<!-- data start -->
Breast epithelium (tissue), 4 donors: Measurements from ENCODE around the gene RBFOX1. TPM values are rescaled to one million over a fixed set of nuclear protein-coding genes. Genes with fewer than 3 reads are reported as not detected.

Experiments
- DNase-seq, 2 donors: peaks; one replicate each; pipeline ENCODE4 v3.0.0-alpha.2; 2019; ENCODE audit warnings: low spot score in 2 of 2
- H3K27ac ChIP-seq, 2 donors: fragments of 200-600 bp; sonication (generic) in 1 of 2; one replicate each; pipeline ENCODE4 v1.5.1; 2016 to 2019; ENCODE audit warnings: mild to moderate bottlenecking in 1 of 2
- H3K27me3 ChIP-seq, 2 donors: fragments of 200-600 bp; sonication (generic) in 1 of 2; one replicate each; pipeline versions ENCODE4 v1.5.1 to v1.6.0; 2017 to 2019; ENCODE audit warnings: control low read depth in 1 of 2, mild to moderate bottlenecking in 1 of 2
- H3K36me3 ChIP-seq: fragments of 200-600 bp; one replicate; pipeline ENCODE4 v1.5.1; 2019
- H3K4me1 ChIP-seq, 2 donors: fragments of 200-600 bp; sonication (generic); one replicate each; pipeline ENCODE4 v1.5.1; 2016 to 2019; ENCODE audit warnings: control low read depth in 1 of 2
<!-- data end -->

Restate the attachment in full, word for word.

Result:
Breast epithelium (tissue), 4 donors: Measurements from ENCODE around the gene RBFOX1. TPM values are rescaled to one million over a fixed set of nuclear protein-coding genes. Genes with fewer than 3 reads are reported as not detected.

Experiments
- DNase-seq, 2 donors: peaks; one replicate each; pipeline ENCODE4 v3.0.0-alpha.2; 2019; ENCODE audit warnings: low spot score in 2 of 2
- H3K27ac ChIP-seq, 2 donors: fragments of 200-600 bp; sonication (generic) in 1 of 2; one replicate each; pipeline ENCODE4 v1.5.1; 2016 to 2019; ENCODE audit warnings: mild to moderate bottlenecking in 1 of 2
- H3K27me3 ChIP-seq, 2 donors: fragments of 200-600 bp; sonication (generic) in 1 of 2; one replicate each; pipeline versions ENCODE4 v1.5.1 to v1.6.0; 2017 to 2019; ENCODE audit warnings: control low read depth in 1 of 2, mild to moderate bottlenecking in 1 of 2
- H3K36me3 ChIP-seq: fragments of 200-600 bp; one replicate; pipeline ENCODE4 v1.5.1; 2019
- H3K4me1 ChIP-seq, 2 donors: fragments of 200-600 bp; sonication (generic); one replicate each; pipeline ENCODE4 v1.5.1; 2016 to 2019; ENCODE audit warnings: control low read depth in 1 of 2